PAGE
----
To render usable zinc ammonium chloride ?uxes
‘which contain excessive amounts of sulfates, it is
only necessary to remove the sulfates in any de
sired manner. I have found it most satisfactory
to remove so much of the sulfate as is necessary
by adding an acid soluble barium salt, such as 20
barium chloride or barium carbonate, to the flux
while it is in dilute solution in the course of its
manufacture. The resulting barium sulfate may
be removed by decanting or filtering the solution.
Strangely enough, barium sulfate does not seem
to exercise the deleterious effects experienced
with most sulfates unless the barium sulfate is
present in amounts exceeding about 5% as S03.
If it is desired, therefore, to remove relatively
small amounts of sulfate from concentrated zinc "
ammonium chloride liquors, the soluble barium
salt may simply be added and the resulting
barium sulfate included in the product. Of
course, if this procedure is followed, great care
must be exercised lest too large an amount of
barium sulfate be present.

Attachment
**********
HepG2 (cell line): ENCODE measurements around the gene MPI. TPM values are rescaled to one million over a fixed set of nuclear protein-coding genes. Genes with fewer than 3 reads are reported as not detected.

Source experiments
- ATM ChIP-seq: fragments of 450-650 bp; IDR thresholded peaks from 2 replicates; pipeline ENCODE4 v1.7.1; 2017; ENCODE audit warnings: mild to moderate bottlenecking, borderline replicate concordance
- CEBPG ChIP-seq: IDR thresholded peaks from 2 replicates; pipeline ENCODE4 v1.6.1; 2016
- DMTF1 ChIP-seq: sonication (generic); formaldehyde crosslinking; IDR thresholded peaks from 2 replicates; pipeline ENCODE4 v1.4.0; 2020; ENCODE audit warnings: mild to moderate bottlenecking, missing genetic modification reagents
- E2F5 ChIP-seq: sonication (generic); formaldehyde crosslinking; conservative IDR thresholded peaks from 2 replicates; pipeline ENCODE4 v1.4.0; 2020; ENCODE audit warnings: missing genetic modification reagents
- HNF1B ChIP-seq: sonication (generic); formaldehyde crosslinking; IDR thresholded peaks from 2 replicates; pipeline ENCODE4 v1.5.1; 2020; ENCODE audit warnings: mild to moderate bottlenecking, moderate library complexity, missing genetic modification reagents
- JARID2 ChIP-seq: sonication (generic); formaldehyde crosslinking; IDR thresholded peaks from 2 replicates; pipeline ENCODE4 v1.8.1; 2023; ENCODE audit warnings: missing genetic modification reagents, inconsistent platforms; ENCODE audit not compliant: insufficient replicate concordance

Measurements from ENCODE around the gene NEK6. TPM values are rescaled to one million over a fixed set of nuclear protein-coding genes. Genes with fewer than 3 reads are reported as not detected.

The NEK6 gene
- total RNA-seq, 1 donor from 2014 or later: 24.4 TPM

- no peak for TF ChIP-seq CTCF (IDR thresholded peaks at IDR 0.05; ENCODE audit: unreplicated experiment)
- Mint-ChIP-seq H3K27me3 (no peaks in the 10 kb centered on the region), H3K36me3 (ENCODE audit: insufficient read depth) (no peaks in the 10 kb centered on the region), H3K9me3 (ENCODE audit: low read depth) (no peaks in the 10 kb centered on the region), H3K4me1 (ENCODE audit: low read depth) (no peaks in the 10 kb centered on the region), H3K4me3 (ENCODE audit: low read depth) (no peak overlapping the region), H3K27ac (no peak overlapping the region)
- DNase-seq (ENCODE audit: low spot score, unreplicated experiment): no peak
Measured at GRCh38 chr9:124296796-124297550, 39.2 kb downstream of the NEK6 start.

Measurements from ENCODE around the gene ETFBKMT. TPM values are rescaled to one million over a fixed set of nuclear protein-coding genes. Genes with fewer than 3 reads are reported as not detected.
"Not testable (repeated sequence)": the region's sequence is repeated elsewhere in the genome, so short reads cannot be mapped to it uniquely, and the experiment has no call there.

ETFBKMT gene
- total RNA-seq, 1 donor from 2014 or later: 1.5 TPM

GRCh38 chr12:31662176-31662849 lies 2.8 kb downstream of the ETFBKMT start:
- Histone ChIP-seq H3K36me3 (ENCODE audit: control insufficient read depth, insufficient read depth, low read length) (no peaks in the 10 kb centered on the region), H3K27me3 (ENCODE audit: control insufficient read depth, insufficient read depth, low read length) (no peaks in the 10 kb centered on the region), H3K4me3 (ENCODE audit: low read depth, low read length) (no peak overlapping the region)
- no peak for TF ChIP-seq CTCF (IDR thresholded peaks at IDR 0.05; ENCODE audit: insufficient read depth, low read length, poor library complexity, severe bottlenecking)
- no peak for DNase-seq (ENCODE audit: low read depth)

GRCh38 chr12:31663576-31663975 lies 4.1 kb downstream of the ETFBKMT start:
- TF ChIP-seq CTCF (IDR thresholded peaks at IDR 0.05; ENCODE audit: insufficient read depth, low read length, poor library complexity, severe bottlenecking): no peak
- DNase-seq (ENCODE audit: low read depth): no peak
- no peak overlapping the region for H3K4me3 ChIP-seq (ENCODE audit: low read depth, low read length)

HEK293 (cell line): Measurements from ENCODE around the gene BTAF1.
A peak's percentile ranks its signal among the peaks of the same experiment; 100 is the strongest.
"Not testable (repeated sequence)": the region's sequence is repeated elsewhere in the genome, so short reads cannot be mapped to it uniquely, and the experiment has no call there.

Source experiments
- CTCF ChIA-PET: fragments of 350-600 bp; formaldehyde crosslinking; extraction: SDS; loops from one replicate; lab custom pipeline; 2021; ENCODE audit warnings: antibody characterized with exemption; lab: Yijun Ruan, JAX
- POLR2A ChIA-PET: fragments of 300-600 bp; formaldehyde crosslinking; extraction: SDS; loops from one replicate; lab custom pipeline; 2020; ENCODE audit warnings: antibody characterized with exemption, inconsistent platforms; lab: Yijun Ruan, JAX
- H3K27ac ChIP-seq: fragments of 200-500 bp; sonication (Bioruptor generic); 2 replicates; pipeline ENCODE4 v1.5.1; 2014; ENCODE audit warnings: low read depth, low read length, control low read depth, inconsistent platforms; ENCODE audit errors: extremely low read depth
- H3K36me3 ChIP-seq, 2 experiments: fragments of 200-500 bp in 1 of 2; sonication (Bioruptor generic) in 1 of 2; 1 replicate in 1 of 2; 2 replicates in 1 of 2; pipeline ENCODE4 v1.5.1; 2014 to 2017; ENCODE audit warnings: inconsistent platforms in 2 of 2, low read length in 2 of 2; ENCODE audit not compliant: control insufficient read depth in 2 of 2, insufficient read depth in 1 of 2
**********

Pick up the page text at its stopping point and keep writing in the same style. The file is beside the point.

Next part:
if the ?ux and foaming agent are to be added
to a galvanizing bath indirectly by using the flux
and foaming agent in a pre-dip, the excess of sul
fate may be removed by adding a soluble barium
salt to the pre-dip. Here again, care must be
exercised lest the barium sulfate content be too
Zinc ammonium chloride fluxes superior to those
heretofore offered the trade may be prepared by 45
removing substantially all of the sulfate content.
If it is not expedient to remove all of the sul
fate, zinc ammonium chloride ?uxes of very high
quality may be prepared by treating the zinc
ammonium chloride ?uxes so that no more than
about 0.1% S03 is present. If it is found desirable
to remove still less of the sulfate, satisfactory zinc